The Execution Solution
The solution takes the data captured on the platform and converts it into meaningful (contextualized) information so that the transportation team can efficiently manage their vendors and service providers. Managing transportation means:
- automating and managing the freight quoting process and contract awarding
- automating freight invoice auditing for error detection against established freight contracts
- automating the planning of shipments to take advantage of dimensional weight and optimize load factors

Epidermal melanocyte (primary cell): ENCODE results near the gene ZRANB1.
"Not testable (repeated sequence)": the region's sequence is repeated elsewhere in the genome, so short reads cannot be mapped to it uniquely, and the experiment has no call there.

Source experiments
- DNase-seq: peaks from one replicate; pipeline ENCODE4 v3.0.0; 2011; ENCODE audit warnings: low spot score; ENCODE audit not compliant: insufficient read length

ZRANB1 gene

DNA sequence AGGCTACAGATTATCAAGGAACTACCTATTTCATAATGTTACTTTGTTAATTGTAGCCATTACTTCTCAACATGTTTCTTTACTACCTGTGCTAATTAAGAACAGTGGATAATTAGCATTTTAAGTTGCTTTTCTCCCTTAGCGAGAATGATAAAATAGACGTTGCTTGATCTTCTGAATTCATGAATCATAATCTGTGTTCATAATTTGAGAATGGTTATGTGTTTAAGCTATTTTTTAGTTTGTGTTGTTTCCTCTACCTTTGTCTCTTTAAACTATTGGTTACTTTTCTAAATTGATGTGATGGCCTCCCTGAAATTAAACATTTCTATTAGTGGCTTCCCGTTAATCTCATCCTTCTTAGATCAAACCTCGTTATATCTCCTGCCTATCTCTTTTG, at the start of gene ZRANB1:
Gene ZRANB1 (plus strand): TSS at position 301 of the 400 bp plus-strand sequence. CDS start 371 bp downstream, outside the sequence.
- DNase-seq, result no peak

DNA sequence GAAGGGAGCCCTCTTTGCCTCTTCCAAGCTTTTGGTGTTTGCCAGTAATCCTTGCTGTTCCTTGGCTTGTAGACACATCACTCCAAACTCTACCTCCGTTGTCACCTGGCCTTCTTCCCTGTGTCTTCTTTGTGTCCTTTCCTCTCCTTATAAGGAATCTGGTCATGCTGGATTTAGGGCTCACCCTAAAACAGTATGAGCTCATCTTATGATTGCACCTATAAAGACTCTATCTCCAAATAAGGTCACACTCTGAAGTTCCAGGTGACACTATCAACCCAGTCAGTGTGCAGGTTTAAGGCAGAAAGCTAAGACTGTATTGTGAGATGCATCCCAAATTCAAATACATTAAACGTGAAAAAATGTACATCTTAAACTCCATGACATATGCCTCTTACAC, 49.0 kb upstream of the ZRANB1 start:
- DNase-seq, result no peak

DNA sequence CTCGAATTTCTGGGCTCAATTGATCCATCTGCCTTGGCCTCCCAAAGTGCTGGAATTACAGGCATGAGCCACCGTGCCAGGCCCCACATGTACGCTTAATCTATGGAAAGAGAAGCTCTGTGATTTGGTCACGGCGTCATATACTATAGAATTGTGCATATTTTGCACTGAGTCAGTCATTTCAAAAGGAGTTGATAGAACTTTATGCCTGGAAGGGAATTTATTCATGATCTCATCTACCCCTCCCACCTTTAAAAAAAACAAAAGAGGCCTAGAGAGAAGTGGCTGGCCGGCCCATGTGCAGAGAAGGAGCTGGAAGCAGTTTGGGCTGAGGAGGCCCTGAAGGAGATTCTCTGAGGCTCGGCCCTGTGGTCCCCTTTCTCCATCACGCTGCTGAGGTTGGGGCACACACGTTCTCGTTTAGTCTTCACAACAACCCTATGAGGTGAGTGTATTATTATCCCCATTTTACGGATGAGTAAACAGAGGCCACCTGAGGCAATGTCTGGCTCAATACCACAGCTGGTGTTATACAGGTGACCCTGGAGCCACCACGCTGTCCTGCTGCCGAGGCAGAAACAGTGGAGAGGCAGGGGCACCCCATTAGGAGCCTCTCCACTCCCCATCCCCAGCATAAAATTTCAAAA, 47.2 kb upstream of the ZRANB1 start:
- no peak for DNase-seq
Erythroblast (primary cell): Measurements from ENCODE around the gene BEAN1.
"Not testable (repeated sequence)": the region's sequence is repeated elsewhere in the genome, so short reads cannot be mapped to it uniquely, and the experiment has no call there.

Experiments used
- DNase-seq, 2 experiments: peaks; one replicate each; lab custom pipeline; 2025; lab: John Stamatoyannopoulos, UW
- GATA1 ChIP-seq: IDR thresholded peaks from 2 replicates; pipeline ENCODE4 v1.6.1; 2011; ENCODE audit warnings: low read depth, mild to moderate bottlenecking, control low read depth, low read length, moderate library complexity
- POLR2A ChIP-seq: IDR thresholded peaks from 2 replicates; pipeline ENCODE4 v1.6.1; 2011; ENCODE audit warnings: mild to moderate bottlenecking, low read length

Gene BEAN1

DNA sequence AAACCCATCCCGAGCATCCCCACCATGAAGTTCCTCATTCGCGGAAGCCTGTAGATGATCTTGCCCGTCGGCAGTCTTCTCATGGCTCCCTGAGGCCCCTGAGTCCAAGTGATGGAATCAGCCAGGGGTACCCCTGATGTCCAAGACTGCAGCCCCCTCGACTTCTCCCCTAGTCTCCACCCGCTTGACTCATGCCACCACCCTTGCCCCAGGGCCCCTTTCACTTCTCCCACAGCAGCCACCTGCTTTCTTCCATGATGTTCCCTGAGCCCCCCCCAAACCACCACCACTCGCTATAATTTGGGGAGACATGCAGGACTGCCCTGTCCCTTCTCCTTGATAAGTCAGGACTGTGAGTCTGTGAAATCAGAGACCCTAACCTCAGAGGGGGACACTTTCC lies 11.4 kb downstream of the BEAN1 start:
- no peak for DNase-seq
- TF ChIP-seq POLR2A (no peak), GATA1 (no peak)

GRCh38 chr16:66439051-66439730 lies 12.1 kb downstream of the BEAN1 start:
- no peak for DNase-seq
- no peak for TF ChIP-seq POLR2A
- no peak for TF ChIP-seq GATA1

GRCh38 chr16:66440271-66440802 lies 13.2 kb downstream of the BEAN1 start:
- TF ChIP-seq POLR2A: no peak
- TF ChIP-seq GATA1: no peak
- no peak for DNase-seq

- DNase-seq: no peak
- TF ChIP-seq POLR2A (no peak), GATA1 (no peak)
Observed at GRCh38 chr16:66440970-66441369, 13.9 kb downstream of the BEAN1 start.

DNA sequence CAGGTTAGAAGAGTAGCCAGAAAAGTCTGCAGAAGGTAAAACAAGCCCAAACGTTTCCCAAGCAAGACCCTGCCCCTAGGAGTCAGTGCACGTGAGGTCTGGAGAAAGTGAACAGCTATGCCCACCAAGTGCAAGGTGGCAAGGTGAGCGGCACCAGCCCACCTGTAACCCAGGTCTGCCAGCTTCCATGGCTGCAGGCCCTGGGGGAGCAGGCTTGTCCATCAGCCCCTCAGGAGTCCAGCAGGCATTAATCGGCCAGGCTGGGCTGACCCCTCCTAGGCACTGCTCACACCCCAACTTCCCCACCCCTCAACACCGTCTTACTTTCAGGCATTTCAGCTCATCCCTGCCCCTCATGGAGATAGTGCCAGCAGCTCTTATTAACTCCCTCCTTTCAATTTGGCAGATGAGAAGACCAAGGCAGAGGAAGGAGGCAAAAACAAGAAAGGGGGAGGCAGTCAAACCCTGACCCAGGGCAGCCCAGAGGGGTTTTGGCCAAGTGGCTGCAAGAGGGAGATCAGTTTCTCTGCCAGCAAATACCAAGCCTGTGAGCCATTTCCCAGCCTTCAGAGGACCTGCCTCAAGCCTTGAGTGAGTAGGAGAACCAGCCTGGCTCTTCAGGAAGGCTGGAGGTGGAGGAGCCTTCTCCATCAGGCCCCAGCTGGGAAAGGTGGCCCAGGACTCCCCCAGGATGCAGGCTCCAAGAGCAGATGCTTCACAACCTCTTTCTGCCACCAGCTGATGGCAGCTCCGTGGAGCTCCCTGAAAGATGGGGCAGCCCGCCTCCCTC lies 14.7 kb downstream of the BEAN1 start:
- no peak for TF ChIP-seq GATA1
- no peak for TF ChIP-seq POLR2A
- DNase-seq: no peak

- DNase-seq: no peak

- visualizing the status of shipments as they occur to improve on-time performance across the entire supply chain
- visibility to vendor and carrier product/SKU level positioning for real-time inventory position optimization
- managing communications with vendors and service providers to positively influence actions and results thereby eliminating or reducing costly errors of commission or omission
- fact-based measurement of vendor and service provider fulfillment performance to influence positive behavior
- fact-based audit and analysis of all vendor and service provider invoices.
- sharing information cross-functionally within the organization
Summary: Exposing Hidden Transportation Costs